Syria Violence Continues; Countries Step Up
The video footage above from Damascus “shows thousands of anti-government protesters under the snow chanting ‘with our souls and blood we sacrifice for you Homs’.” The protest in the capital began during a funeral procession held for three people killed by security forces. An activist who witnessed the violence said “the procession numbered around 15,000,” the largest in the capital since the 11-month-old uprising against President Assad began. However, despite Vice Foreign Minister Zhai Jun‘s call on all sides in Syria to stop the violence, security forces still fired into the funeral procession, spurring a protest into the capital. Jun said, “China supports the reforms under way in Syria and the significant measures taken by the country in this field,” referring to the parliamentary elections coming up. President Bashar Al Assad vowed to “advance the political reform process according to a precise plan and timetable,” and said the events in Syria were ”aimed at dividing the country and delivering a blow to its geopolitical position and historical role in the region.”
In other news, Iraq announced it has tightened security along its borders with Syria to prevent arms smuggling. ”Necessary measures have been taken to consolidate control over the borders with Syria which is witnessing turbulence that encourages infiltration and all kinds of smuggling, especially arms,” said a statement from Prime Minister Nuri al-Maliki‘s office. James Clapper, Director of National Intelligence, told the Senate Armed Services Committee that al Qaeda in Iraq may have been responsible for bombings in Damascus and Aleppo.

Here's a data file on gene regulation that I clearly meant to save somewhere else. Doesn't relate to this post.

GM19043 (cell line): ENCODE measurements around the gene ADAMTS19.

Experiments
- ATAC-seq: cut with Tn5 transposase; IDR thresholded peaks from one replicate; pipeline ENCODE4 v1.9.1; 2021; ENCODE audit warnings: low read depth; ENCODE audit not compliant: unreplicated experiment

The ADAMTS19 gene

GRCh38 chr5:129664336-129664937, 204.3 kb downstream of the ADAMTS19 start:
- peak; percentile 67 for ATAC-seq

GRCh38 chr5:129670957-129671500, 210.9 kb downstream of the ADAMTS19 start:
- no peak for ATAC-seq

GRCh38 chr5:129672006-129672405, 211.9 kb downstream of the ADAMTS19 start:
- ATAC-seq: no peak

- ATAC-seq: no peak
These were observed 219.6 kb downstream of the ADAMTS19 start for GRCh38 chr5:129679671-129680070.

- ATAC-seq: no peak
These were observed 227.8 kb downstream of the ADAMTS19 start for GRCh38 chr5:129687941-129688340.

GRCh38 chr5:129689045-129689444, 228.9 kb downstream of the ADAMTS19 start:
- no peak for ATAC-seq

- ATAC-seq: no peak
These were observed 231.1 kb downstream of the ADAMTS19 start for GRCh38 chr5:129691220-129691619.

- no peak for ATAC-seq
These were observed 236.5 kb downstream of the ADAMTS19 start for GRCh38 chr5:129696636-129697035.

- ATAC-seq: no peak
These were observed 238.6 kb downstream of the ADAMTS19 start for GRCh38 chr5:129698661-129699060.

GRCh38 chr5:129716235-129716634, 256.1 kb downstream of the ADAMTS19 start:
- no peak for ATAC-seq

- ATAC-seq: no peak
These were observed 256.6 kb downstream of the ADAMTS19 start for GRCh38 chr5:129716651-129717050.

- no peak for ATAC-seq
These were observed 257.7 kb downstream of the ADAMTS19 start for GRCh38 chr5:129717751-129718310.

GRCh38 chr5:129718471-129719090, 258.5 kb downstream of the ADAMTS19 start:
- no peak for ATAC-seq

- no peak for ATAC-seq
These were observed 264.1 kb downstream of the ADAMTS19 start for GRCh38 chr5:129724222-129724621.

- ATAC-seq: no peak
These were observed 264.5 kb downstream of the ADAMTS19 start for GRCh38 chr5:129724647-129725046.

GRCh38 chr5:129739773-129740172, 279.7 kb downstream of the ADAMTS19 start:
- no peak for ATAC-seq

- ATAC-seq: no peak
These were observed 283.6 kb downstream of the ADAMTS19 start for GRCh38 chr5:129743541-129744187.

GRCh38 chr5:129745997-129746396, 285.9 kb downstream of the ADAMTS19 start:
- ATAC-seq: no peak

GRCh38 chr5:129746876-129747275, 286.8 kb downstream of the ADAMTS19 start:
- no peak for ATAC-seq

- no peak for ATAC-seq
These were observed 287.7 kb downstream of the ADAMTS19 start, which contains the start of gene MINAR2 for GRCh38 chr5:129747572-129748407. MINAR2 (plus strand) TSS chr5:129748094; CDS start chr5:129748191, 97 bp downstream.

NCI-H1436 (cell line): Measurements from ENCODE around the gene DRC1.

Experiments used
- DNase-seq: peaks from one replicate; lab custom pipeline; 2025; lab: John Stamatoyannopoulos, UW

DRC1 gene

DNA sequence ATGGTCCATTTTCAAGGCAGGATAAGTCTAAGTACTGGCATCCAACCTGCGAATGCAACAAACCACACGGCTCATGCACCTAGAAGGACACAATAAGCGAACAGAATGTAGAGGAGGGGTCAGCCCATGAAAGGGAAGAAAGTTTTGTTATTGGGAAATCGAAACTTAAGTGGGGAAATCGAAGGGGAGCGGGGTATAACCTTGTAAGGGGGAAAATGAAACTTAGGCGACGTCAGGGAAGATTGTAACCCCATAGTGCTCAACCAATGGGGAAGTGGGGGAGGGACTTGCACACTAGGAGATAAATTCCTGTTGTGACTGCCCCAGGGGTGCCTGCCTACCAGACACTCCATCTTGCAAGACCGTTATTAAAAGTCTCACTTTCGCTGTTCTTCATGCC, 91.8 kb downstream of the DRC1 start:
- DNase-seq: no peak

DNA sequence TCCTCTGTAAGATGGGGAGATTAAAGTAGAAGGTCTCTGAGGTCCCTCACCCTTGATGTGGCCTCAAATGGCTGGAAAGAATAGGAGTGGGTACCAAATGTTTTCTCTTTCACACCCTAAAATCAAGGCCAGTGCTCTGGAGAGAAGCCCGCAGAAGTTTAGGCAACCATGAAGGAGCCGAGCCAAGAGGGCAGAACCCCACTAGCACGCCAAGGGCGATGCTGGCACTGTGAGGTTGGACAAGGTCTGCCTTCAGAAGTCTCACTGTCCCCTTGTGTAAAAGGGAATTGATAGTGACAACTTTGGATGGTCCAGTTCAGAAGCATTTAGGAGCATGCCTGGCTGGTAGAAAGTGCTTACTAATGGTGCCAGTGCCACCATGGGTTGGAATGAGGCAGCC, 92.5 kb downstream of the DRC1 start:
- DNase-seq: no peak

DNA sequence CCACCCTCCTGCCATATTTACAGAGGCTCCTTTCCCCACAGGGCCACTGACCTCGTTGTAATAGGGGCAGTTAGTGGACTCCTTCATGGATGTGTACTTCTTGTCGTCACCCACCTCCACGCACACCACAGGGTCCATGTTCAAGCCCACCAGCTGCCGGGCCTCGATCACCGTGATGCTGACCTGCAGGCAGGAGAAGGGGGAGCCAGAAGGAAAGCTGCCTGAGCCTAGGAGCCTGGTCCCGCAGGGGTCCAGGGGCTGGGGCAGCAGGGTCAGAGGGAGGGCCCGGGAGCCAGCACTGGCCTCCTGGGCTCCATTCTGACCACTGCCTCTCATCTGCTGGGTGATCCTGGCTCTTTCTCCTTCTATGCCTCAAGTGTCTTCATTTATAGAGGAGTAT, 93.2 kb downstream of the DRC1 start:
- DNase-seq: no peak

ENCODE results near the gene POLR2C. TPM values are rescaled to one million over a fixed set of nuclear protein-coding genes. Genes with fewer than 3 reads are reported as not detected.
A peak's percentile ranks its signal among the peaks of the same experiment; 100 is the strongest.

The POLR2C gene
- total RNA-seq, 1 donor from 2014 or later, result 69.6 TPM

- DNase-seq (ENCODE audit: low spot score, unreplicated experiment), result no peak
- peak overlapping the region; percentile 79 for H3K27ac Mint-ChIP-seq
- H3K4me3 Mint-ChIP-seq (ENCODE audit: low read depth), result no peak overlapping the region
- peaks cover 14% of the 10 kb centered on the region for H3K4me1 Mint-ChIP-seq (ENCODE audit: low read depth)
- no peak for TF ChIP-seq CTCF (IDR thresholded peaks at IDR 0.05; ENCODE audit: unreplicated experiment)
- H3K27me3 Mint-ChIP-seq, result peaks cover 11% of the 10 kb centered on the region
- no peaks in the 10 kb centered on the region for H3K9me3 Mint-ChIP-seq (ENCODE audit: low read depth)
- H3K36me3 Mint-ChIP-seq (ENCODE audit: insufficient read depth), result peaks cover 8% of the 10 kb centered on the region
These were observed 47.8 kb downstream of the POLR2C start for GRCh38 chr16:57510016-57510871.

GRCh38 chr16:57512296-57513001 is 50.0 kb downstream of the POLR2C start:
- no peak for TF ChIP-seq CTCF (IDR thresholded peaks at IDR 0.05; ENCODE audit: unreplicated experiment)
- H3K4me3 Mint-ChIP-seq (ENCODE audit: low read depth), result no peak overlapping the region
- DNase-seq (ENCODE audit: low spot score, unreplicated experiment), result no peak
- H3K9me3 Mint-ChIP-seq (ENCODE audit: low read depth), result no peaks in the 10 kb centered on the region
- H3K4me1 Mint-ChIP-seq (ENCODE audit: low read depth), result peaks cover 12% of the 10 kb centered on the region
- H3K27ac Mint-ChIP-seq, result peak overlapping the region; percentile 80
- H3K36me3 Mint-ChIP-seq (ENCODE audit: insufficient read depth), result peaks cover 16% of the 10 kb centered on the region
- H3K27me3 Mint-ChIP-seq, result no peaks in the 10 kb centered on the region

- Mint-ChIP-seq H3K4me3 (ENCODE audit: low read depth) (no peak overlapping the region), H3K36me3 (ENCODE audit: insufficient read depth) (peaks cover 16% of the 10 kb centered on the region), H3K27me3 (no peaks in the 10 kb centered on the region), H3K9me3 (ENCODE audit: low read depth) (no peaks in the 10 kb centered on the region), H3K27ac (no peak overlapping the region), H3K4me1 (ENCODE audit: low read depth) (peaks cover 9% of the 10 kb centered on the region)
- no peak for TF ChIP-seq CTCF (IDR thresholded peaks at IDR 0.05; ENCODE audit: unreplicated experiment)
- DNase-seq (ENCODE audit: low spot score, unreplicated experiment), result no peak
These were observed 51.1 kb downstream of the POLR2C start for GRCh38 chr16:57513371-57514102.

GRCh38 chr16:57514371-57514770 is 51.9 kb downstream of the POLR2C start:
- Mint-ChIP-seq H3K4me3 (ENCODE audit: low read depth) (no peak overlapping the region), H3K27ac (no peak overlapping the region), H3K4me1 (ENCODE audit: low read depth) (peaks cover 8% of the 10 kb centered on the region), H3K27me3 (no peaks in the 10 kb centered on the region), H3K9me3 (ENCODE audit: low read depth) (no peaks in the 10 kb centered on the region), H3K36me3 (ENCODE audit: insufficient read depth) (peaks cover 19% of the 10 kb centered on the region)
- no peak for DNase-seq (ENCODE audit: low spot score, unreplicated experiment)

Meanwhile, as Jun continued to call for peace on both sides and said “The sovereignty, unity, independence and territorial integrity of Syria must be respected by all sides and by the international community,” U.S. defense officials said there are drones monitoring Syria’s situation. The officials said the drones are not preparations for a military intervention, but rather, “the administration of President Barack Obama is hoping to use the visual evidence and intercepts of Syrian government and military communications in an effort to ‘make the case for a widespread international response.’”